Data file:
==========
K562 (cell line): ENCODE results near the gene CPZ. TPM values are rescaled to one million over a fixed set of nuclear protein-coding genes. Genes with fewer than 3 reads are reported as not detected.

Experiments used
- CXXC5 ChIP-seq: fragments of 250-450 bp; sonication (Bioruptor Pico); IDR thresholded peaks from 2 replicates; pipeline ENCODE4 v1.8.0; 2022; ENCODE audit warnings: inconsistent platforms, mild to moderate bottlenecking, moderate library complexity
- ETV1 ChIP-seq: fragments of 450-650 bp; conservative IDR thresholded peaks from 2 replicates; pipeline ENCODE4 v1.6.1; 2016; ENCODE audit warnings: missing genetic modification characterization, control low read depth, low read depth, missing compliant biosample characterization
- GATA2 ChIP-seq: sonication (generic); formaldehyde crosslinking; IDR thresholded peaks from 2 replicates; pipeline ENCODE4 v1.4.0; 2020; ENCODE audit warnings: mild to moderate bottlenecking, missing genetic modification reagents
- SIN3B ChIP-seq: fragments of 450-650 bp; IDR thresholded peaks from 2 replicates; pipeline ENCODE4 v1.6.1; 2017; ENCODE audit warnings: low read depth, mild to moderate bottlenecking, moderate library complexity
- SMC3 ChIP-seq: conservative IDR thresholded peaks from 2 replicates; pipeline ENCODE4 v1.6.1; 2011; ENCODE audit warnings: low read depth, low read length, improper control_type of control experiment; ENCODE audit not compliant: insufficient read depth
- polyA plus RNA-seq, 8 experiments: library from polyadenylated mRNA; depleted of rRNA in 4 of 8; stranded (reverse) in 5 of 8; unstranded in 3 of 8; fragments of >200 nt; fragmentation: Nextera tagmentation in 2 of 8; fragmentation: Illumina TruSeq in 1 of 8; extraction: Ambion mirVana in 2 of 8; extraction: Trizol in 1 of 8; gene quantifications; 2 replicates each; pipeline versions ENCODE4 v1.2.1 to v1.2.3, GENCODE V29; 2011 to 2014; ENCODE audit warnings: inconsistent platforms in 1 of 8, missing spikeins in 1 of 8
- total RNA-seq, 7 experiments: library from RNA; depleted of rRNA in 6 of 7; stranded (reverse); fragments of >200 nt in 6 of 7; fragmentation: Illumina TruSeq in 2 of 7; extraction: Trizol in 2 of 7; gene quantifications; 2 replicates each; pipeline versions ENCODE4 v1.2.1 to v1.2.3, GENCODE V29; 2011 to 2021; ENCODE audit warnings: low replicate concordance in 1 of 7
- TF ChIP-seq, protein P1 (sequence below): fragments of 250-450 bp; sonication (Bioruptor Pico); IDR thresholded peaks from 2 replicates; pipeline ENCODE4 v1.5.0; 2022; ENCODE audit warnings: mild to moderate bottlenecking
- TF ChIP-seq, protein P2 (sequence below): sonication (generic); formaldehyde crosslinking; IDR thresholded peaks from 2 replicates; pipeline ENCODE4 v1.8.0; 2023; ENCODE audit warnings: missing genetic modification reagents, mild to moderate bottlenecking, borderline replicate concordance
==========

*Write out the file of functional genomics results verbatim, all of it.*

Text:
K562 (cell line): ENCODE results near the gene CPZ. TPM values are rescaled to one million over a fixed set of nuclear protein-coding genes. Genes with fewer than 3 reads are reported as not detected.

Experiments used
- CXXC5 ChIP-seq: fragments of 250-450 bp; sonication (Bioruptor Pico); IDR thresholded peaks from 2 replicates; pipeline ENCODE4 v1.8.0; 2022; ENCODE audit warnings: inconsistent platforms, mild to moderate bottlenecking, moderate library complexity
- ETV1 ChIP-seq: fragments of 450-650 bp; conservative IDR thresholded peaks from 2 replicates; pipeline ENCODE4 v1.6.1; 2016; ENCODE audit warnings: missing genetic modification characterization, control low read depth, low read depth, missing compliant biosample characterization
- GATA2 ChIP-seq: sonication (generic); formaldehyde crosslinking; IDR thresholded peaks from 2 replicates; pipeline ENCODE4 v1.4.0; 2020; ENCODE audit warnings: mild to moderate bottlenecking, missing genetic modification reagents
- SIN3B ChIP-seq: fragments of 450-650 bp; IDR thresholded peaks from 2 replicates; pipeline ENCODE4 v1.6.1; 2017; ENCODE audit warnings: low read depth, mild to moderate bottlenecking, moderate library complexity
- SMC3 ChIP-seq: conservative IDR thresholded peaks from 2 replicates; pipeline ENCODE4 v1.6.1; 2011; ENCODE audit warnings: low read depth, low read length, improper control_type of control experiment; ENCODE audit not compliant: insufficient read depth
- polyA plus RNA-seq, 8 experiments: library from polyadenylated mRNA; depleted of rRNA in 4 of 8; stranded (reverse) in 5 of 8; unstranded in 3 of 8; fragments of >200 nt; fragmentation: Nextera tagmentation in 2 of 8; fragmentation: Illumina TruSeq in 1 of 8; extraction: Ambion mirVana in 2 of 8; extraction: Trizol in 1 of 8; gene quantifications; 2 replicates each; pipeline versions ENCODE4 v1.2.1 to v1.2.3, GENCODE V29; 2011 to 2014; ENCODE audit warnings: inconsistent platforms in 1 of 8, missing spikeins in 1 of 8
- total RNA-seq, 7 experiments: library from RNA; depleted of rRNA in 6 of 7; stranded (reverse); fragments of >200 nt in 6 of 7; fragmentation: Illumina TruSeq in 2 of 7; extraction: Trizol in 2 of 7; gene quantifications; 2 replicates each; pipeline versions ENCODE4 v1.2.1 to v1.2.3, GENCODE V29; 2011 to 2021; ENCODE audit warnings: low replicate concordance in 1 of 7
- TF ChIP-seq, protein P1 (sequence below): fragments of 250-450 bp; sonication (Bioruptor Pico); IDR thresholded peaks from 2 replicates; pipeline ENCODE4 v1.5.0; 2022; ENCODE audit warnings: mild to moderate bottlenecking
- TF ChIP-seq, protein P2 (sequence below): sonication (generic); formaldehyde crosslinking; IDR thresholded peaks from 2 replicates; pipeline ENCODE4 v1.8.0; 2023; ENCODE audit warnings: missing genetic modification reagents, mild to moderate bottlenecking, borderline replicate concordance